Russell Lee (1903-1986) was dissatisfied with his artistic accomplishments, instead, Lee bought himself a camera and began taking pictures. During the early 1930s he took photographs of the destitute and homeless, and of the artistic community in Woodstock, New York, where he lived. Lee pioneered the photo essay approach to photography, producing photographic documentaries. In 1936, he joined Roy Stryker's Resettlement Administration Project, which became the Farm Security Administration (FSA) in 1937. The Project's directive was to use photography to create a social awareness of America's rural problems during the depression years.
On behalf of the FSA, Lee traveled to Texas, New Mexico, California, and Arizona. His most famous portrayals are of people pursuing their everyday lives in San Augustine, Texas (1939) and Pie Town, New Mexico (1940). He was a pioneer in the use of flash for indoor photography. During World War II, Lee photographed airstrips for the U.S. Air Transport Command in the Far East. He spent some time documenting the living and working conditions of coal miners for the Interior Department between 1946 and 1947.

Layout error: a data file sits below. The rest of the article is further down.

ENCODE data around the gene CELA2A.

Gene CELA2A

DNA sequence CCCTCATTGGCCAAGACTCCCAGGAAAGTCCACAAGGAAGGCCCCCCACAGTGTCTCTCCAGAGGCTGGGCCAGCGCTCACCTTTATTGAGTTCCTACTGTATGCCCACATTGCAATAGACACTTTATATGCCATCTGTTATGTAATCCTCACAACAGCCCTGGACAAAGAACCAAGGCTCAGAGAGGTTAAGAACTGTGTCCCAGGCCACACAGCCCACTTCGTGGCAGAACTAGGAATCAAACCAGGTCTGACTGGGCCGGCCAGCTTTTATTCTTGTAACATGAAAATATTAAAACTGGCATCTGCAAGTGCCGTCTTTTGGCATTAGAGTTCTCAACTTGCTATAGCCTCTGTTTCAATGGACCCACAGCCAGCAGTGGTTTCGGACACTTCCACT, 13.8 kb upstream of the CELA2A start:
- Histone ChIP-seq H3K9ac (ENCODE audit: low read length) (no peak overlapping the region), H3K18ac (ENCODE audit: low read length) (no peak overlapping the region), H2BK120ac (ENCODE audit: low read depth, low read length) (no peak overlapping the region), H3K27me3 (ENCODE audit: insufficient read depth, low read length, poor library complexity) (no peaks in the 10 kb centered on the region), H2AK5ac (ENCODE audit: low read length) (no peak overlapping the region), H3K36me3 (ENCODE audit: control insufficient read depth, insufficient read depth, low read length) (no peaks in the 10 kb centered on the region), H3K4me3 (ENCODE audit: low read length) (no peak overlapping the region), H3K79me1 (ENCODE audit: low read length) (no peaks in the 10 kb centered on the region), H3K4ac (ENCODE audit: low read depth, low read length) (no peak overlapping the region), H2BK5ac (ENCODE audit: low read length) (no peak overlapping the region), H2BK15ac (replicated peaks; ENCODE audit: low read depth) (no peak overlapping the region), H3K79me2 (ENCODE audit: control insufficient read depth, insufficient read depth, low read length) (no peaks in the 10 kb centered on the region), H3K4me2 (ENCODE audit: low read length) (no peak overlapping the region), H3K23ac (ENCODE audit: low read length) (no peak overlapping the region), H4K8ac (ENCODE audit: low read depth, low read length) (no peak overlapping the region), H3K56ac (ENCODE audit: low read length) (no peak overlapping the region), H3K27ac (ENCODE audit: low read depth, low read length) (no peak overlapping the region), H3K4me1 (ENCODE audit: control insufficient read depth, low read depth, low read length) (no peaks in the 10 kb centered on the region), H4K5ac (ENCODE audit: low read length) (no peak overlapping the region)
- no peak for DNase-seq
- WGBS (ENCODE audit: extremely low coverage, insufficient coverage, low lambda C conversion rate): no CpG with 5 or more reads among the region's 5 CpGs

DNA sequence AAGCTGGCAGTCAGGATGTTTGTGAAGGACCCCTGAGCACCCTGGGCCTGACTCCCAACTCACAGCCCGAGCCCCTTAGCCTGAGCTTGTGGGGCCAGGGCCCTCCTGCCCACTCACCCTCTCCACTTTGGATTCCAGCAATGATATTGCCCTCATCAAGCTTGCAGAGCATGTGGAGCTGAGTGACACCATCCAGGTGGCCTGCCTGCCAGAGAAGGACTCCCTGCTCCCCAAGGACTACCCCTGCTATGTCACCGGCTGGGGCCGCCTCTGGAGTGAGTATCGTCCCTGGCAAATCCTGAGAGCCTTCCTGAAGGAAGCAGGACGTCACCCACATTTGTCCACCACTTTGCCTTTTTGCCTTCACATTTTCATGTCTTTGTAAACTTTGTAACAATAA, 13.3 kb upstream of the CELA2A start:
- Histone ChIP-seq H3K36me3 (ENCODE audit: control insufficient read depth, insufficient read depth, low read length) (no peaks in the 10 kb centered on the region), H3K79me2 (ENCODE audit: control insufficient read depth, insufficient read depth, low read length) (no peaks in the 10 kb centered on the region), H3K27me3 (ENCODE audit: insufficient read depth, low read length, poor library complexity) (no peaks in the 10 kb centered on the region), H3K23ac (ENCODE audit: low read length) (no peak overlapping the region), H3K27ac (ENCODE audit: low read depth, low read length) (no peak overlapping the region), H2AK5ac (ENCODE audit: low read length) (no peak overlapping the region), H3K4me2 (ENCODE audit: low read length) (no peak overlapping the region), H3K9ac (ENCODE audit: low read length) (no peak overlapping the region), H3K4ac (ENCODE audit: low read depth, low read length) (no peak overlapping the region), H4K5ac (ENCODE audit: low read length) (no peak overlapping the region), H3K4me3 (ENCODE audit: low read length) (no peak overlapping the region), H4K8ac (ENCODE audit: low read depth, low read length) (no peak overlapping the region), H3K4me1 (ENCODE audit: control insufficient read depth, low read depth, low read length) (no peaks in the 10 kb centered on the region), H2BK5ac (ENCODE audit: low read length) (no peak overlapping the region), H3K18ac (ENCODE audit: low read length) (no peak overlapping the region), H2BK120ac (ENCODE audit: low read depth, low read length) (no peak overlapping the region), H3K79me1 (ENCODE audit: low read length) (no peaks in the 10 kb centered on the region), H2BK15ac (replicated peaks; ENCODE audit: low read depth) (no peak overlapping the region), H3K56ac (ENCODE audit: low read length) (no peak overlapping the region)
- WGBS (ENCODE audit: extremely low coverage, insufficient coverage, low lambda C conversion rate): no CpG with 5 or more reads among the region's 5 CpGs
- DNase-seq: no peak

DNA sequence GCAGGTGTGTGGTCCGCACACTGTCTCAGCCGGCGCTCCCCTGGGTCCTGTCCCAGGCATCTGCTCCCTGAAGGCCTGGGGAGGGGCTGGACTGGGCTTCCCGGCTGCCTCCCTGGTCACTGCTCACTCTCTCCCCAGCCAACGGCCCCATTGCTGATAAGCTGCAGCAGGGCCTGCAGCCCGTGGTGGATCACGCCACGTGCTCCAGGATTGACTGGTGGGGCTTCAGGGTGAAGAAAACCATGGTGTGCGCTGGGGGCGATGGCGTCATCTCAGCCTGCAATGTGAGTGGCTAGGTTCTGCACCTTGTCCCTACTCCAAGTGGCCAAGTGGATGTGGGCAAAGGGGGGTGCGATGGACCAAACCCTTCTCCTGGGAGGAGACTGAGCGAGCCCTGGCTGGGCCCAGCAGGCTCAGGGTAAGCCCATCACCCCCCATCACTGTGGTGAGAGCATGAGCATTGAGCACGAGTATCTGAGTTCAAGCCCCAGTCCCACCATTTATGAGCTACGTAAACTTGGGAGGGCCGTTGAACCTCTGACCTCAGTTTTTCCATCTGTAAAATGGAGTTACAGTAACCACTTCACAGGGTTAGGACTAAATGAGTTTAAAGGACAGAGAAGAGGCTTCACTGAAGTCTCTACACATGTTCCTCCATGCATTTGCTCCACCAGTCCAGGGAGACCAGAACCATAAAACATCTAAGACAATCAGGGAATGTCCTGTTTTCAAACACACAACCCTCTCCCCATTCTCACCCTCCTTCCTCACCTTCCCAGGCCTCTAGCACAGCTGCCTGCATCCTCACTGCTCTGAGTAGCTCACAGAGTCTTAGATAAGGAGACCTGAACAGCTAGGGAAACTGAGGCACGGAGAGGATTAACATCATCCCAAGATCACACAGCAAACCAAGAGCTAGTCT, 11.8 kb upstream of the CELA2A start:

The majority of the photographs in this collection were taken at a time when Russell Lee was actively photographing for the FSA. The photographs in this collection cover three projects in Arizona that are typical of those supported by the FSA. They include both indoor and outdoor prints, and portray the goals of FSA to capture everyday reality. The projects are: Agua Fria Migratory Farm Workers Camp; the Arizona Part-Time Farms, Chandler Unit, Maricopa County; and Casa Grande Valley Farms, Pinal County. All of the Lee photographs are dated 1940, with the exception of a print not belonging to the above sets, from Cairns General Hospital, and dated 1942; the Albee prints are dated 1942, the Lange print, 1938, and the unattributed print is also dated 1942.